Allowing the Lower Kern River to dry out is illegal. Under the Public Trust Doctrine, California is obligated to protect flowing waterways for the benefit of current and future generations. A dry river also does not comply with California Fish and Game Code requiring dam operators to provide steady flows below dams to sustain fisheries. These laws have been used in California to prevent waterways such as Mono Lake, Putah Creek and the San Joaquin River from being sucked dry. Despite success stories elsewhere, the state has never acted to enforce these laws in the allocation and use of Kern River water.

About Most Endangered Rivers

The annual America’s Most Endangered Rivers report is a list of rivers at a crossroads, where key decisions in the coming months will determine the rivers’ fates. Over the years, the report has helped spur many successes including the removal of outdated dams, the protection of rivers with Wild and Scenic designations and the prevention of harmful development and pollution.

The Kern River previously appeared on this list in 1986, 1990 and 1998, due to proposed dams. Also included on the list this year is the Los Angeles River and Colorado River. Other rivers in California listed as most endangered in recent years include the McCloud River (2021), Bear River (2017) and San Joaquin River (2016).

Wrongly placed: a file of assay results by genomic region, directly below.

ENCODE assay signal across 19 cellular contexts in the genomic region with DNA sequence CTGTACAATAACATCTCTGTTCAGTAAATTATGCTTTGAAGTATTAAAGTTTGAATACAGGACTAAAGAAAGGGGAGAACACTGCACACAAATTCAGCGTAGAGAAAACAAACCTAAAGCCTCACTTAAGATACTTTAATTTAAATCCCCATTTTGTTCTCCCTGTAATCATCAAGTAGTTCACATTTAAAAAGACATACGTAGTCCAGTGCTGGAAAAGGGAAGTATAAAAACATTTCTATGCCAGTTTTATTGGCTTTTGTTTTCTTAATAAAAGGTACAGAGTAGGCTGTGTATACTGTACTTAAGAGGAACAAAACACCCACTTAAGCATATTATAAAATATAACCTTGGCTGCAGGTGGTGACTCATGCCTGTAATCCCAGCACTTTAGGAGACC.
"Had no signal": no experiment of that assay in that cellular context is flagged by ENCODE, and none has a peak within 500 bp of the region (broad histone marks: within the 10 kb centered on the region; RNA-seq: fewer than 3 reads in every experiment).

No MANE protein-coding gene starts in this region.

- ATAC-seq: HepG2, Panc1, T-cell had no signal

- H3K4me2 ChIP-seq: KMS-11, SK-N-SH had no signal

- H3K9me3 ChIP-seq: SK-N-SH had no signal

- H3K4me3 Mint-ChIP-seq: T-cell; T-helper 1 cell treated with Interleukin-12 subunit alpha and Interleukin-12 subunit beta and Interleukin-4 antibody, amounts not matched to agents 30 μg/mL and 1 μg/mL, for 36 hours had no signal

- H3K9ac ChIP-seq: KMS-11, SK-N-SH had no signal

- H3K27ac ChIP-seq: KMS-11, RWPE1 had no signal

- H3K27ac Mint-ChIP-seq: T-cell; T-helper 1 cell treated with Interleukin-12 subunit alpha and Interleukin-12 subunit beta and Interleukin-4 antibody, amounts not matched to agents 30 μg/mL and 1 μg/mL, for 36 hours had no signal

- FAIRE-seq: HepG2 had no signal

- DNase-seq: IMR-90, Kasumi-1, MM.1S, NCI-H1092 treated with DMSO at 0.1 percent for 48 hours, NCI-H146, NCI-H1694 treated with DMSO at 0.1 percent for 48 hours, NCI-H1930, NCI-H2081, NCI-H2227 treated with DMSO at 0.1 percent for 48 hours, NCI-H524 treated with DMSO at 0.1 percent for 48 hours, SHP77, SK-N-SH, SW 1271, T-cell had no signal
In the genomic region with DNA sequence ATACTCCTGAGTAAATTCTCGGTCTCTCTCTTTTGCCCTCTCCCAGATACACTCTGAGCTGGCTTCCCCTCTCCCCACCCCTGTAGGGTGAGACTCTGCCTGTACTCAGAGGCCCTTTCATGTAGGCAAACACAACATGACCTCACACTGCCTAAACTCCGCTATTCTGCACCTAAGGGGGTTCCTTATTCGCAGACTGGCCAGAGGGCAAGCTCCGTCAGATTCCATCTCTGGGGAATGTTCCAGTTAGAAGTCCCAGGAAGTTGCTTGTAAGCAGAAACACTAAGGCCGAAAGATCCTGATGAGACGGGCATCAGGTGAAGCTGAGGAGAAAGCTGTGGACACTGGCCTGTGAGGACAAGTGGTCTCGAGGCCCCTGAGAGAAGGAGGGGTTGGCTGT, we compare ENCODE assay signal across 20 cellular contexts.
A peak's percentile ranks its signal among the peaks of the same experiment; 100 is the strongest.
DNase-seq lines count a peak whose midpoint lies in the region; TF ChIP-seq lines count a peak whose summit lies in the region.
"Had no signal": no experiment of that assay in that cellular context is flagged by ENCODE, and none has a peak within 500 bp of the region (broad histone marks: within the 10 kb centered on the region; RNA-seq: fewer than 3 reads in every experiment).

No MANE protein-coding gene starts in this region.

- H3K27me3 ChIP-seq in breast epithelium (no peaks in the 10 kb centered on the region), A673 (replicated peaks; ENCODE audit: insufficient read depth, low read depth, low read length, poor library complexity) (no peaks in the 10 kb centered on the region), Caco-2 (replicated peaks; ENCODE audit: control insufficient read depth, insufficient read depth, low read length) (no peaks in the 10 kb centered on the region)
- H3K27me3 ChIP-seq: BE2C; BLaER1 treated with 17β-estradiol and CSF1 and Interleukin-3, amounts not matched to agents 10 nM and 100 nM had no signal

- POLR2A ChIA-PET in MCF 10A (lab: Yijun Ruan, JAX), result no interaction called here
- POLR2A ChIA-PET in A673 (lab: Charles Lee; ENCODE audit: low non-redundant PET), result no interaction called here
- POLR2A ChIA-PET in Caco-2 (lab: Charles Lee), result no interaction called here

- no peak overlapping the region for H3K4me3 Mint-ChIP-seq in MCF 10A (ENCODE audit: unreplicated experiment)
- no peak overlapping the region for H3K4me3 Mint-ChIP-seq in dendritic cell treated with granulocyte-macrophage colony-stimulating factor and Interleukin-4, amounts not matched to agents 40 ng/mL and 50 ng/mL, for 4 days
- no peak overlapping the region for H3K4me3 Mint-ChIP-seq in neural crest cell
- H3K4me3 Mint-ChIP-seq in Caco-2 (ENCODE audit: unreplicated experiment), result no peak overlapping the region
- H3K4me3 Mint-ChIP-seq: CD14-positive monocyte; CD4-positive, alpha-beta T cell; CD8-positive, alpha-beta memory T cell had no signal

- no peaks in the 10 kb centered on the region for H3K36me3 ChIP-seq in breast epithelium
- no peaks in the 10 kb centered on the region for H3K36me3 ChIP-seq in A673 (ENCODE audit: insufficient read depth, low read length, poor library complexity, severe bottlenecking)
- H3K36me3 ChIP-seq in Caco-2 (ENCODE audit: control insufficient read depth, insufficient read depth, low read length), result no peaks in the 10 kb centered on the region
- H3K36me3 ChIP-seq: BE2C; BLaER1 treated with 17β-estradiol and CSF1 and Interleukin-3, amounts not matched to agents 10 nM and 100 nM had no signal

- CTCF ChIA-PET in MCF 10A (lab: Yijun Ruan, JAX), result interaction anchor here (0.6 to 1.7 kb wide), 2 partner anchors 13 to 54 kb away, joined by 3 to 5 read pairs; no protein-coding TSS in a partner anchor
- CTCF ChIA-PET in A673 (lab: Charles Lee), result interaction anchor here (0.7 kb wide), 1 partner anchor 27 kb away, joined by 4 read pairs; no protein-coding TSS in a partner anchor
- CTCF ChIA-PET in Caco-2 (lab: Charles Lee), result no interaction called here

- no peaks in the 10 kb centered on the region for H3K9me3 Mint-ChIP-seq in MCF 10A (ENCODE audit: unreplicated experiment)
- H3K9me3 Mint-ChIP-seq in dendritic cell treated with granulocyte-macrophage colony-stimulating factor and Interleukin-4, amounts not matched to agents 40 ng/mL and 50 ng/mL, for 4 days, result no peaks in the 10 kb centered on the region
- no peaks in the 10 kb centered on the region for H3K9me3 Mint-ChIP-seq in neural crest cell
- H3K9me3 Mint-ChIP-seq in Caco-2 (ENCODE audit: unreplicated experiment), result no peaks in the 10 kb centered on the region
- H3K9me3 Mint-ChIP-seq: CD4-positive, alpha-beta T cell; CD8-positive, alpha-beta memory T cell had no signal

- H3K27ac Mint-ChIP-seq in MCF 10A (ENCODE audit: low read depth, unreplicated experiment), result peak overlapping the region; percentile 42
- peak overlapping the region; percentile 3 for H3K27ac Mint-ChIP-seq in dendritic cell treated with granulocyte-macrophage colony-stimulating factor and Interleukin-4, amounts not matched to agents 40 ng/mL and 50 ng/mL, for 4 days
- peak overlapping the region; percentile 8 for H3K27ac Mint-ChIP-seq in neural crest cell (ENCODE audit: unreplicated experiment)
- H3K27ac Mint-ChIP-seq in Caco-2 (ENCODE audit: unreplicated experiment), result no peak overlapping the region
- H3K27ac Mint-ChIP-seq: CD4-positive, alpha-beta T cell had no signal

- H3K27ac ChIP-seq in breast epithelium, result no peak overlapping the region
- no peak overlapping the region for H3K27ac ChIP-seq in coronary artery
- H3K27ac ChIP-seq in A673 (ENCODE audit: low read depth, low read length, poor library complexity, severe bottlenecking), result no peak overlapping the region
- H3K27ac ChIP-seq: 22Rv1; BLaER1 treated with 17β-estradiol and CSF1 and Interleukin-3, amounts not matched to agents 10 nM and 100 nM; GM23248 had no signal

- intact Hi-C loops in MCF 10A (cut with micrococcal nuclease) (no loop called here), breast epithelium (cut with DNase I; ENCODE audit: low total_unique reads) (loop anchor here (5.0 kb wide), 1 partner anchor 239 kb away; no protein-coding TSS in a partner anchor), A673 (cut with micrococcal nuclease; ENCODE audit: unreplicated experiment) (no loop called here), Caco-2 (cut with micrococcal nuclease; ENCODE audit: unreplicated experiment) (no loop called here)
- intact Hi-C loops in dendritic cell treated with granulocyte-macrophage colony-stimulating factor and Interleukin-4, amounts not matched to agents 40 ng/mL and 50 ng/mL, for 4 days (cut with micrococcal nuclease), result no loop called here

American Rivers reviews nominations for America’s Most Endangered Rivers from local groups and individuals across the country, and selects rivers based on three criteria: 1) the river’s significance to people and wildlife, 2) the magnitude of the threat to the river and communities, especially in light of climate change and environmental justice, 3) a decision in the next 12 months that the public can influence.

America’s Most Endangered Rivers® of 2022 

#1 Colorado River
State: CO, UT, AZ, NV, CA, WY, NM, Mexico
Threat: Climate change, outdated water management 

#2 Snake River
State: ID, WA, OR
Threat: Four federal dams 

#3 Mobile River
State: AL
Threat: Coal ash contamination 

#4 Maine’s Atlantic Salmon Rivers
State: ME
Threat: Dams 

#5 Coosa River
State: TN, GA, AL
Threat: Agricultural pollution 

#6 Mississippi River
State: MN, WI, IL, IA, MO, KY, TN, AR, MS, LA
Threat: Pollution, habitat loss 

#7 Lower Kern River
State: CA
Threat: Excessive water withdrawals 

#8 San Pedro River
State: AZ
Threat: Excessive water pumping; loss of Clean Water Act protections 

#9 Los Angeles River
State: CA
Threat: Development, pollution 

#10 Tar Creek
State: OK
Threat: Pollution 

ABOUT AMERICAN RIVERS 

American Rivers believes a future of clean water and healthy rivers for everyone, everywhere is essential. Since 1973, we have protected wild rivers, restored damaged rivers and conserved clean water for people and nature. With headquarters in Washington, D.C., and 300,000 supporters, members and volunteers across the country, we are the most trusted and influential river conservation organization in the United States, delivering solutions for a better future. Because life needs rivers. www.AmericanRivers.org